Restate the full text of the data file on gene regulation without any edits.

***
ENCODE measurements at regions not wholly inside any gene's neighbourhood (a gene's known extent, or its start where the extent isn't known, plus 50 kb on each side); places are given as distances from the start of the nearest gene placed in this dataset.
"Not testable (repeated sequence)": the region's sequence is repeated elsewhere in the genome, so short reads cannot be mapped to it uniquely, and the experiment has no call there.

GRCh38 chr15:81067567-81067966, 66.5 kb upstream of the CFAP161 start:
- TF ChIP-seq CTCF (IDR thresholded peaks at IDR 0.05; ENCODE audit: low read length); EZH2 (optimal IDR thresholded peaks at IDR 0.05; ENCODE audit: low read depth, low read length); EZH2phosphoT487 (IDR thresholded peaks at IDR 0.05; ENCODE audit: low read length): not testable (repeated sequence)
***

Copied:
ENCODE measurements at regions not wholly inside any gene's neighbourhood (a gene's known extent, or its start where the extent isn't known, plus 50 kb on each side); places are given as distances from the start of the nearest gene placed in this dataset.
"Not testable (repeated sequence)": the region's sequence is repeated elsewhere in the genome, so short reads cannot be mapped to it uniquely, and the experiment has no call there.

GRCh38 chr15:81067567-81067966, 66.5 kb upstream of the CFAP161 start:
- TF ChIP-seq CTCF (IDR thresholded peaks at IDR 0.05; ENCODE audit: low read length); EZH2 (optimal IDR thresholded peaks at IDR 0.05; ENCODE audit: low read depth, low read length); EZH2phosphoT487 (IDR thresholded peaks at IDR 0.05; ENCODE audit: low read length): not testable (repeated sequence)